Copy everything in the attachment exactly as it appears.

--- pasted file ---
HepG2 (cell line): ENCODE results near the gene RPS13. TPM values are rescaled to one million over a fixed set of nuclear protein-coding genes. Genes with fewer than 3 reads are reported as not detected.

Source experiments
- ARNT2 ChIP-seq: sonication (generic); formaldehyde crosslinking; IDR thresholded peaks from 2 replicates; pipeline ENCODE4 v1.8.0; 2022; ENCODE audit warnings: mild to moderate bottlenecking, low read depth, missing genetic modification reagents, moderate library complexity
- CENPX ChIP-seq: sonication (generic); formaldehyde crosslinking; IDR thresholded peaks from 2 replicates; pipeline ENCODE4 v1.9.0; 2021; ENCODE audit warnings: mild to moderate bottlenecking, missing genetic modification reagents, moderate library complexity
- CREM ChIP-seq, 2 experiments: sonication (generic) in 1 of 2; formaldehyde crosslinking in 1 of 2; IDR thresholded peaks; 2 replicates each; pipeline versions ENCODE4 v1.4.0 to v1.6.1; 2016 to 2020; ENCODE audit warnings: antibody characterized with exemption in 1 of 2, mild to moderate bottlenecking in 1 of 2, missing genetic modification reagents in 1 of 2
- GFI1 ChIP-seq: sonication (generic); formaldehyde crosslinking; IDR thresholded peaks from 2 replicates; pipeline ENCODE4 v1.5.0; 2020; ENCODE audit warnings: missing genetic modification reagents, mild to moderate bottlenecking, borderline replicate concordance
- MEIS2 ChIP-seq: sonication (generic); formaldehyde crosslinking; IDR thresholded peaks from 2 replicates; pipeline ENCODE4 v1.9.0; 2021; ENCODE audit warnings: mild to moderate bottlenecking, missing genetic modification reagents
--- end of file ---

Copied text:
HepG2 (cell line): ENCODE results near the gene RPS13. TPM values are rescaled to one million over a fixed set of nuclear protein-coding genes. Genes with fewer than 3 reads are reported as not detected.

Source experiments
- ARNT2 ChIP-seq: sonication (generic); formaldehyde crosslinking; IDR thresholded peaks from 2 replicates; pipeline ENCODE4 v1.8.0; 2022; ENCODE audit warnings: mild to moderate bottlenecking, low read depth, missing genetic modification reagents, moderate library complexity
- CENPX ChIP-seq: sonication (generic); formaldehyde crosslinking; IDR thresholded peaks from 2 replicates; pipeline ENCODE4 v1.9.0; 2021; ENCODE audit warnings: mild to moderate bottlenecking, missing genetic modification reagents, moderate library complexity
- CREM ChIP-seq, 2 experiments: sonication (generic) in 1 of 2; formaldehyde crosslinking in 1 of 2; IDR thresholded peaks; 2 replicates each; pipeline versions ENCODE4 v1.4.0 to v1.6.1; 2016 to 2020; ENCODE audit warnings: antibody characterized with exemption in 1 of 2, mild to moderate bottlenecking in 1 of 2, missing genetic modification reagents in 1 of 2
- GFI1 ChIP-seq: sonication (generic); formaldehyde crosslinking; IDR thresholded peaks from 2 replicates; pipeline ENCODE4 v1.5.0; 2020; ENCODE audit warnings: missing genetic modification reagents, mild to moderate bottlenecking, borderline replicate concordance
- MEIS2 ChIP-seq: sonication (generic); formaldehyde crosslinking; IDR thresholded peaks from 2 replicates; pipeline ENCODE4 v1.9.0; 2021; ENCODE audit warnings: mild to moderate bottlenecking, missing genetic modification reagents